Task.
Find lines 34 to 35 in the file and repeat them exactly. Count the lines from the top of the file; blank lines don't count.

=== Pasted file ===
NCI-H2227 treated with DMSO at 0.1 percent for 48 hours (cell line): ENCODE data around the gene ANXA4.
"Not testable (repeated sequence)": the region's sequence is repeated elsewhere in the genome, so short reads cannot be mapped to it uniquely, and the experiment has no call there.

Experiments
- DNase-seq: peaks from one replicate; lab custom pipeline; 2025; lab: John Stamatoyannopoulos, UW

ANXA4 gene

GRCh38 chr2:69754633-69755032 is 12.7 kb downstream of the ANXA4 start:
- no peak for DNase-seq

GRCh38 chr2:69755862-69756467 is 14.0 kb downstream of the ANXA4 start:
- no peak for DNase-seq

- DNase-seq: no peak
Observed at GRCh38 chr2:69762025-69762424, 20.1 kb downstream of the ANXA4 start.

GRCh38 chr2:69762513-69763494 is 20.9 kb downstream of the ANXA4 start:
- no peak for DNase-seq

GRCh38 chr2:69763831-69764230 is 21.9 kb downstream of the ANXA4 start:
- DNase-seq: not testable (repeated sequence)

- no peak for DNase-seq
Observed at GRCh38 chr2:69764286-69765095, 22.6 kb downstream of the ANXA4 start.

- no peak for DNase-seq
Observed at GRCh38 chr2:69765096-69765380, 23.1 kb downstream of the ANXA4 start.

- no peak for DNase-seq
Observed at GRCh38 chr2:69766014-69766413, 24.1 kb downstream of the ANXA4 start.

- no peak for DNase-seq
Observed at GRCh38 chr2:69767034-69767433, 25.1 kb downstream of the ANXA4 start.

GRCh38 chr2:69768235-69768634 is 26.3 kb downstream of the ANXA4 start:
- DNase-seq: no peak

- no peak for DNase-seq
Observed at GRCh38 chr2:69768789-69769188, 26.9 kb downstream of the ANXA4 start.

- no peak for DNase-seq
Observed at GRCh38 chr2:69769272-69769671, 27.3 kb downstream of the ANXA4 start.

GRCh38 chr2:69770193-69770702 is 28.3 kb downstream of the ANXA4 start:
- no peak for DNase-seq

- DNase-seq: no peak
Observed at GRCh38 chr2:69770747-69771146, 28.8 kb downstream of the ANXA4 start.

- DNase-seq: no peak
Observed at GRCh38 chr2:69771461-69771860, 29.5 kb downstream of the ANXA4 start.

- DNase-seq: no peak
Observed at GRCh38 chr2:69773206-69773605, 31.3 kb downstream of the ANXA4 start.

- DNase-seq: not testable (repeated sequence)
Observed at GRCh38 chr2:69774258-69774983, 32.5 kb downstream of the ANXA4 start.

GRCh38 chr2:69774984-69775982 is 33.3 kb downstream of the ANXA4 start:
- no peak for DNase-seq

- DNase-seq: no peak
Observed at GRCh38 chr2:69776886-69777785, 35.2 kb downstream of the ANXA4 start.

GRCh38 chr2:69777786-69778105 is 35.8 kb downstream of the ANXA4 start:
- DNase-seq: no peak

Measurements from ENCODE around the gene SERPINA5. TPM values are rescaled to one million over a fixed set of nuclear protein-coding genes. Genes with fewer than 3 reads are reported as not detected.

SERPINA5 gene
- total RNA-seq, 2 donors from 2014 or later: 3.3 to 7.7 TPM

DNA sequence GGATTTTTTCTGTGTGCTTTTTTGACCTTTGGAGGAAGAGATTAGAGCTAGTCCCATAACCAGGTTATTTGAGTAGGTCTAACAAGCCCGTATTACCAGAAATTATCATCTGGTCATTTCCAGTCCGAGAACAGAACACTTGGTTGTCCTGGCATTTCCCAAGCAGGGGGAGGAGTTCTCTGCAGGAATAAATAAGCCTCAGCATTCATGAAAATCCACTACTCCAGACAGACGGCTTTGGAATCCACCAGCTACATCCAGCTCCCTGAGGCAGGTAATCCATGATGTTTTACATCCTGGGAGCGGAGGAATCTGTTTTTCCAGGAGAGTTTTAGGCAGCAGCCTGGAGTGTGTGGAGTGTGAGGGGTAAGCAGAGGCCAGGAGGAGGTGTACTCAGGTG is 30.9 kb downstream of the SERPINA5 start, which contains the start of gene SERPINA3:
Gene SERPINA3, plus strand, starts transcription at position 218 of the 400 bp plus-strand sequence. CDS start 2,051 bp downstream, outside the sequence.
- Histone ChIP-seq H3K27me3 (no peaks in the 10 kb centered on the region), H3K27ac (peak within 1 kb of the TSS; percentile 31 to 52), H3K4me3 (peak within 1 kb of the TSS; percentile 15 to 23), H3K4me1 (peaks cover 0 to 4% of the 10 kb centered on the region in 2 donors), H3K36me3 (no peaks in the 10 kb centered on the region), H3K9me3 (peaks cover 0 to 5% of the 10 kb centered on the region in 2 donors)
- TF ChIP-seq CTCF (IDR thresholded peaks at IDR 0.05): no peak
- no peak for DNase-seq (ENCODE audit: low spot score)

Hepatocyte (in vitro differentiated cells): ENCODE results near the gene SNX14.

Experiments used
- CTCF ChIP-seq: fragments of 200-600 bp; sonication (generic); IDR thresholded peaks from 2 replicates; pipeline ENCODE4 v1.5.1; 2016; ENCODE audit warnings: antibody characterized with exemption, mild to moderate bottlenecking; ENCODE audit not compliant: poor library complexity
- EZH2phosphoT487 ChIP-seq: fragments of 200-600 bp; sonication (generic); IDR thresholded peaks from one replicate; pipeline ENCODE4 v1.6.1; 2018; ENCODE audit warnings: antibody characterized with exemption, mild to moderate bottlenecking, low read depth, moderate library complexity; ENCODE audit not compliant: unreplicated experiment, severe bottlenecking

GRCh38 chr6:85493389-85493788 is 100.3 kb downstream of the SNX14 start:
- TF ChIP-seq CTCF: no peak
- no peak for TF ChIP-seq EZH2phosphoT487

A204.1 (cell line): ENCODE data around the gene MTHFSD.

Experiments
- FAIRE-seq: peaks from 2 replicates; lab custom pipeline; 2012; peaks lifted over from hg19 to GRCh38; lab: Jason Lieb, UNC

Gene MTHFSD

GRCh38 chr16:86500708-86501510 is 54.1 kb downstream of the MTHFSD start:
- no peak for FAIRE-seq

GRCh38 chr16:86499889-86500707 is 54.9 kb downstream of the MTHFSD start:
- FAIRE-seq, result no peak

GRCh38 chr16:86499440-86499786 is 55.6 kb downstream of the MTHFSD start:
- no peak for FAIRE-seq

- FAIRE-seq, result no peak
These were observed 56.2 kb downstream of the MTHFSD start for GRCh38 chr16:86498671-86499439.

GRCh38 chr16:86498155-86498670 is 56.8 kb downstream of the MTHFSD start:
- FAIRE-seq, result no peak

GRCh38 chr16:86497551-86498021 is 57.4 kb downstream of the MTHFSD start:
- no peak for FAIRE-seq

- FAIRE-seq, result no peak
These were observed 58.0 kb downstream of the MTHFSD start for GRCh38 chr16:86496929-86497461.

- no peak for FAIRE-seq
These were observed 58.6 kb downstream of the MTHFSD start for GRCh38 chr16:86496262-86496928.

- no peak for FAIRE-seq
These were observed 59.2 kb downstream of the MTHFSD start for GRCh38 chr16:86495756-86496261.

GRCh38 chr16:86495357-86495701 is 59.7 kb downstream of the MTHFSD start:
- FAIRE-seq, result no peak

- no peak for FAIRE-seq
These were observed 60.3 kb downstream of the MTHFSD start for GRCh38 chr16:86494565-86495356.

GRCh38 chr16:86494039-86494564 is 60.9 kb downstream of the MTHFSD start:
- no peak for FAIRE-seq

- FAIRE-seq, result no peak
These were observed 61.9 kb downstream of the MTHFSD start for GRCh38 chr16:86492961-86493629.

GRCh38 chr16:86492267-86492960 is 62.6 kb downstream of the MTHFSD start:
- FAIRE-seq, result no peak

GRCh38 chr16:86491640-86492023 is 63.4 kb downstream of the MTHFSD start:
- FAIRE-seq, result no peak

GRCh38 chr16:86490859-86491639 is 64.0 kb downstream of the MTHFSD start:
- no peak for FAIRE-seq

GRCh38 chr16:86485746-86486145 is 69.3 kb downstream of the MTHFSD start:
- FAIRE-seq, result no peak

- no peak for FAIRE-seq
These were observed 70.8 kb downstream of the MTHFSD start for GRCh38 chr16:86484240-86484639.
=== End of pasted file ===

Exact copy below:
- DNase-seq: no peak
Observed at GRCh38 chr2:69771461-69771860, 29.5 kb downstream of the ANXA4 start.